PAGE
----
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Arlington Heights Daily Herald Suburban Chicago Newspaper Archives Apr 5 1990, Page 1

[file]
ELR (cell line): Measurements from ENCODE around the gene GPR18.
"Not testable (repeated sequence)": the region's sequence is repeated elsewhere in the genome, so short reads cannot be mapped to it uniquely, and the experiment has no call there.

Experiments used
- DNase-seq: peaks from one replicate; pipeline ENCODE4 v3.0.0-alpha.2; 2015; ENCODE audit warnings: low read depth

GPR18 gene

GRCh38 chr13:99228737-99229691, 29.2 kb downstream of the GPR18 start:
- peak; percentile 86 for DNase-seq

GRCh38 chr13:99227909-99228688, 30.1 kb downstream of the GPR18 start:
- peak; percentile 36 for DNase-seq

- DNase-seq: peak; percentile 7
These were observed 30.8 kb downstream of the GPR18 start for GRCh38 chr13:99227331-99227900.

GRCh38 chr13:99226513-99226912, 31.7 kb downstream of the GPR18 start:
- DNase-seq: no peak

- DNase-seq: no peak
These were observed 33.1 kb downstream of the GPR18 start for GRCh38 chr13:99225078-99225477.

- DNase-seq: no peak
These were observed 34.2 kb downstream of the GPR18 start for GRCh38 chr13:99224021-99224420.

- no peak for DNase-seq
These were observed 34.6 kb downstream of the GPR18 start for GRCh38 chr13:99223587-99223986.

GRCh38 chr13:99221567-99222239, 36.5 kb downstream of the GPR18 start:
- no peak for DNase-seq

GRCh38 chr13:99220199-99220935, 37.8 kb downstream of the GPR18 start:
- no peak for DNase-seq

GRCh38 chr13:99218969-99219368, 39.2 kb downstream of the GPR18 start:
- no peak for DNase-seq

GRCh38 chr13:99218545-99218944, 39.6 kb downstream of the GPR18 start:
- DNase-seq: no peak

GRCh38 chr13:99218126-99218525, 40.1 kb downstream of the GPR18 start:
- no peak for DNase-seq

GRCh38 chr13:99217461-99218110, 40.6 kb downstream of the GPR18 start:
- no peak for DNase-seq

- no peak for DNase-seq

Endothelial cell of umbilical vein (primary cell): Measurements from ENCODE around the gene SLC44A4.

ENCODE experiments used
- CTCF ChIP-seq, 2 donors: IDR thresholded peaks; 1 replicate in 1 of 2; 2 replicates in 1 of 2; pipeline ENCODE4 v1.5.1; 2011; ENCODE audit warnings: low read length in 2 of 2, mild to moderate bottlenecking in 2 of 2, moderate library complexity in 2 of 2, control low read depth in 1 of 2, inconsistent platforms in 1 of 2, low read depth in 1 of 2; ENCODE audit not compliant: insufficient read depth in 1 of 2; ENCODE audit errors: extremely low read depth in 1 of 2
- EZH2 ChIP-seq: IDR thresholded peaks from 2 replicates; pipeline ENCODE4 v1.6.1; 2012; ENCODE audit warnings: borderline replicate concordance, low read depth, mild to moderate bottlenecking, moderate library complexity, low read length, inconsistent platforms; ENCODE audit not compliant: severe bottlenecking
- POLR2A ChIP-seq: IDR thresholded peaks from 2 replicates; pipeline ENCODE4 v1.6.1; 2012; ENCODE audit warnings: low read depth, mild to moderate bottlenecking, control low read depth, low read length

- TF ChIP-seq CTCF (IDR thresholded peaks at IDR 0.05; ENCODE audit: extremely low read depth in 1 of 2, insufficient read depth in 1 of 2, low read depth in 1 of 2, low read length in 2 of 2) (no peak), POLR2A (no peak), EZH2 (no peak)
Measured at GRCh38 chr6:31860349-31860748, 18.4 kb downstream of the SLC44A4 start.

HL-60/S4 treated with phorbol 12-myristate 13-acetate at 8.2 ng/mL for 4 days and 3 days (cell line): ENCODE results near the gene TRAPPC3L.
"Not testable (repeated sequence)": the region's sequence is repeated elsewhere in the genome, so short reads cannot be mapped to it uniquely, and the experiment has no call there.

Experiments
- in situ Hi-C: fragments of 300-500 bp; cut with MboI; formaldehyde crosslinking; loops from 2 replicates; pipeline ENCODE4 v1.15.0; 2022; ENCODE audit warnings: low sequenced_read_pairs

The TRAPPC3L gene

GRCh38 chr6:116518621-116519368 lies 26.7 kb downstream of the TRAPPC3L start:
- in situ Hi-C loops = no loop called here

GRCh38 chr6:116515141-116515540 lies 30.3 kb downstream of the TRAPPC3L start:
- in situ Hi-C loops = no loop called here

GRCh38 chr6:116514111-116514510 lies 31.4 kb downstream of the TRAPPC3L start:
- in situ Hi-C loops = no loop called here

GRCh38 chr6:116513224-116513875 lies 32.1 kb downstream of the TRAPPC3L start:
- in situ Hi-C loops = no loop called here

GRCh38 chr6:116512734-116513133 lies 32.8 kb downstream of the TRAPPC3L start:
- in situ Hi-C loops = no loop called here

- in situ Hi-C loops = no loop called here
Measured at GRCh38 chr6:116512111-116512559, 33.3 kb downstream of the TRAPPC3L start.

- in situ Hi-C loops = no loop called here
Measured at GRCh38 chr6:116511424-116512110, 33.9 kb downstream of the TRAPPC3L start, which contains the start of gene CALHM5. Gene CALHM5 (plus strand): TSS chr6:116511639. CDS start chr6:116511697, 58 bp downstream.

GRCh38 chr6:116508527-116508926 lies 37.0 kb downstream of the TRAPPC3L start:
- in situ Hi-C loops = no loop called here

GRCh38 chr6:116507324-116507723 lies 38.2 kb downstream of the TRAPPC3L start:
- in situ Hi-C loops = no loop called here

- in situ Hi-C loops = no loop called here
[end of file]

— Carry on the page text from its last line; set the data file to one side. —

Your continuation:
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Arlington Heights Daily Herald (Newspaper) - April 5, 1990, Arlington Heights, Illinois Hawks lose 2-1, to North stars in playoff opener sports Section 4 is Trumps tsp offensive to moslem Constable Back Page paddock publications thursday april 5,1990 7 sections 35 cents thursday weather is this Spring partly sunny and colder with a High in the 40s. Tonight fair and colder with a Low in the Middle teens to lower 20s. Friday mostly sunny and cold with a High in the upper 30s to upper 40s. Suburban news a tight spot members of the Central business District want to concentrate on improving parking in downtown Arlington Heights in the coming year a Page 3. Library plans Village Library tensions May escalate with a Village proposal to turn the existing Palatine Library into affordable housing for senior citizens a Page 3. A Praise for Arafat former president Jimmy Carter praised Plo chairman Yasser Arafat wednesday for what he said were Arafat a efforts for peace a Page 3. Peres set to build labor party Leader Shimon Peres after two weeks of political bargaining said wednesday he had the support to form israelis next government a Page 3. Business Baxter Stock stable Wall Street appeared ambivalent to news that Deerfield based Baxter International inc. A one of the worlds largest manufacturers of health care products a will fire As Many As 6,400 employees in a major restructuring move a Section 2. Showcase a capital drama a other Peoples Money is an incredibly compact Lucid drama about self interest a the engine that drives capitalism. Critic Tom Valeo says the production at the Royal George theatre is outstanding a Section 3, Page 6. Suburban living its party time the City a museums Are opening their doors to big corporations for after hours parties a Section 7. Bridge/6-8 Horoscope 6-8 business/2-1 movies 3-5 classifieds/3-7 obituaries/3-1 comics 6-8 portfolio/2-3 crossword 6-8 showcase 3 5 or. Lamb/7-2 sports/4-1 editorials/1-14 stocks/2-4 food 6-1 television 3-5 sugar a spice Peter Rabbit bunnies especially chocolate ones Are reproducing at Breakneck Speed this time of year. We visited a Candy maker to see the eggs and rabbits Roll out of production in time for easter a Section 6. Growth in Northwest Cook county population 1980 2000 projected Barrington township 9,588 17,281 Elk Grove township 83,552 93,189 Hanover township 47,745 65,258 Maine township 127,455 121,269 Palatine township 82,724 99,962 Schaumburg township 103,697 134,133 Wheeling township 129,535 156,158 i employment 1980 2000 projected Barrington township 2,277 7,989 Elk Grove township 90,520 104,106 Hanover township 10,634 10,966 Maine township 74,470 85,132 Palatine township 34,433 51,233 Schaumburg township 40,509 71,500 Wheeling township 52,702 67,722 source northeastern minds planning commission study sees continued growth Boom in Northwest suburbs by John Carpenter daily Herald staff writer daily Herald graphic the population of Northwest Cook county will surpass 685,000 by the end of the Century As people and jobs continue to move to the Northwest suburbs in some cases faster than expected planners for the northeastern Illinois planning commission say. Unexpectedly brisk residential growth in Wheeling and Palatine townships have caused officials to beef up population projections there. And the nip figures show commercial growth in the Western parts of the county a most notably the planned relocation of Sears Roebuck and co. To Hoffman estates a will Spur a big increase in employment Levels in the next decade As previously predicted. In general nip officials said wednesday that the area is moving along at the Strong growth rates predicted when planners sat Down in 1985 to map the demographics through the year 2010. The population of Wheeling Schaumburg Elk Grove Maine Barrington Palatine and Wheeling townships is expected to Rise to 687,250 by the year 2000, officials said in providing updated figures wednesday. This represents a 17 percent increase since 1980 when it stood at 584,296. The number of jobs they said will increase by almost twice that rate planners of annexation to Meadows by Larry Smith daily Herald staff writer rolling Meadows planners voted 5-3 wednesday to recommend a highly controversial annexation of eight pieces of land along Euclid Avenue in unincorporated Palatine township. The decision was met with instant scorn by More than 40 homeowners in the same area who want their Homes annexed to Palatine. They fear rolling Meadows will allow photo a see Page 3. Commercial development to Compromise the neighbourhood. The Large group of homeowners picketed outside rolling Meadows City Hall before wednesday nights meeting in Hopes of persuading the plan commission members to reject the annexation request. After the vote the protesters said their efforts went for naught. A i think their minds were All made up a said protestor Annette Hertz. The commissioners who voted for the annexation said they did so because they believe Euclid Avenue will never be a residential area again. Commission member Kenneth Nelson said by annexing the properties the City will be Able to Buffer the residential areas near Euclid Avenue from the commercial trend. A a i done to think our actions tonight Are going to Stop development in the area a Nelson said. A i would like to present As Strong a Buffer As possible for the Martin Agran an attorney representing the homeowners wanting to be annexed to rolling Meadows said most of his clients want offices on their properties because they Are not suitable for Homes. Although the commission has recommended approval of the annexation rolling Meadows aldermen can not officially approve it because Cook county circuit judge Joseph Schneider has prohibited them from taking action until a court Battle involving the City and both sides of the neighbourhood is resolved. Ii ii i in suburban mayors gather in Bensenville wednesday to denounce the Call for a new runway at of Hara. From left Samuel Tenuto of Bloomingdale Charles Garrigues of Elmhurst Charles Zettek of Elk Grove Village and John Geils of Bensenville. Daily Herald photo Scott Sanders suburbs vow ballot Box Battle in War Over of Hare expansion by Dave Mckinney daily Herald staff writer displeased that . Transportation Secretary Samuel k. Skinner and gov. James Thompson May have their minds made up on runways suburban mayors vowed wednesday to make this Falls ballot Box the newest front in the a fall out War against expansion of of Hare International Airport. Leaders of towns surrounding the Airport called on the candidates for governor and Senate to work to Block the construction of new runways at of Hare or risk losing support from the vote Rich suburbs. Speaking with the kind of Fervour they exhibited when they declared War on of Hare expansion last fall a handful of mayors reacted angrily to skinners renewed Call this week for new runways in Exchange for a limit on the number of flights. Meeting at Bensenville Village Hall where the Roar of jets passing overhead occasionally drowned out the speakers the group also accused gov. James r. Thompson of a a hedging on a Promise to oppose new runways. Thompson had said tuesday that something had to be done to address of hares chronic flight delay problems and hinted he might be willing to Back new runways if suburban interests Are protected. A the new runways wont mean More flights premise is a Trojan horse approach that would in fact result in More flights More noise and quite possibly the eventual end of plans for the badly needed third regional Airport a said Bensenville Village president John Geils vice chairman of the suburban of Hare commission. Thompson appearing at a Springfield luncheon with the Illinois manufacturers association denied that he no longer was in the suburban Camp on the runway Issue. A nothing can be done without the suburbs. They re in the Drivers seat i think they know that a Thompson said. A what we All should do is Settle Down Cut the rhetoric and protect this precious jewel of our Geils also said Jim Edgar and see runway on Page 5 reaching almost 400,000 by the turn of the Century. All townships except Maine a where Little buil Dable open land is left a Are expected to grow with Barrington leading the pack. Its population will have grown from 9,588 in 1980 to More than 17,000 in the year 2,000, planners say. Economically Barrington township also is the Leader though this is More a function of the fact that Only slightly More than 2,000 people worked there in 1980. Development of land along the Northwest tollway particularly near the Sears site will have added More than 5,000 jobs to see growing on Page 6 Partee to retry film recovery death Case by Diane Dungey daily Herald staff writer Cook county states attorney Cecil Partee vowed wednesday to retry a landmark Case in which an Elk Grove Village corporation and its managers Are accused of causing an employees death. Parteet a comments followed a decision by the Illinois supreme court that in effect erased the 1985 convictions of film recovery systems sister company metallic marketing systems inc. And three top managers. The Case was the first in the United states in which corporate officials were convicted of murder in an employees Job related death. The employee Stefan Golab died in 1983 after working Over tanks of cyanide which was used to remove Silver traces from used a Ray film. Partee said the state supreme court by refusing to reconsider a lower court ruling on the Case left prosecutors with no guidelines for trying similar cases. A i fear their refusal to meet this Issue with no explanation or discussion will set Back the cause of work place safety immeasurably a Partee said in a prepared statement. A they have provided no guidelines whatsoever for the prosecution of future attorney Robert Stephenson who represents the now defunct companies and film recovery president Steven of Neil said prosecutors could have difficulty assembling witnesses who might have left the area. A the Case has been Long since Over from their Point of View a Stephenson said. Of Neil formerly of Long Grove Plant manager Charles Kirschbaum of Des Plaines and Foreman Daniel Rodriquez of Bolingbrook were convicted of murder and each sentenced to 25 years in prison by circuit judge Ronald j. P. Banks. See film on Page 5 Baltic crisis splits ., soviets from daily Herald a cwt service Washington a Secretary of state James a. Baker Iii told soviet foreign minister Eduard a. Shevardnadze on wednesday that How Moscow deals with the drive for Independence in Lithuania holds a very important consequences for superpower relations. Bakery a Strong statement at the conclusion of a 3 i hour session at the state department at the opening of a new round of .-soviet talks elicited a Public Assurance from the Shevardnadze that the Kremlin would find a peaceful solution in the Baltic Republic. A let me Tell you very authoritatively and seriously i have no doubt we will be Able to find a solution to that situation that we will find a Wise and fair solution a Shevardnadze said. While Shevardnadze seemed to be working toward a peaceful solution to the lithuanian crisis soviet president Mikhail Gorbachev lashed out at a second republics Call for gradual Independence. An estonian parliament member in Moscow said Gorbachev had telephoned president Arnold Ruutel a j tuesday to denounce the estonian parliaments Call last week for a gradual return to pre War Independence. Deputy Igor Grazin said Gorbachev also threatened to treat Estonia the same Way As Lithuania. Gorbachev told Ruutel he saw no difference Between the position taken by the estonian parliament and the lithuanian declaration of Independence passed March la. A the idea was that As this is the Case then the problems of Estonia and Lithuania will be handled in the same Way. But it Wasny to said what that Way is a Grazin said. Since Lithuania declared its Independence from the soviet Union Moscow has used military and psychological pressure against the Republic with soldiers occupying several buildings in Vilnius and tanks occasionally rolling through the City. In Washington Baker said Shevardnadze had brought a letter for president Bush from soviet president Mikhail s. Gorbachev. Baker declined to disclose any of the contents saying that was up to Bush who will meet with Shevardnadze at the White House on Friday morning. The two ministers also discussed \ nuclear missiles. They Hope to agree on the extent of the limitations to be placed on nuclear tipped cruise missiles in a treaty Bush and Gorbachev would like to sign at a Summit meeting Here in june. But the dramatic disagreement Between lithuanians determined to have their own nation and a Kremlin determined to avoid splintering the soviet Union Drew most of the Public attention. A this is a very very important matter a Baker said. A i have pointed out to the minister How very important it is in terms of the relationship Between the United states and the soviet Baker said there was no disagreement with Shevardnadze a with respect to its importance and with respect to the importance of resolving it through dialogue and through peaceful earlier Baker told reporters he was encouraged that the soviets seemed to be considering a referendum in Lithuania to determine its future. A a referendum is of course one Way for parties to express self determination a Baker said before he met with Shevardnadze. H la Fred Schroeder a member of the friends of historic Buffalo Grove stands before the 130-year-old Cypress tree the group wants to save. Daily Herald photo Peter Newcomb historic tree falling victim to Progress its possibly the oldest tree in Buffalo Grove. But after 130 years Progress is taking its toll on the Cypress in historic Knopf cemetery. So a local group is appealing for funds to pay for special fertilizer treatments to help save the tree which is in trouble because its roots Are being compacted by bustling traffic on Arlington Heights Road. See Story on Page 6. Met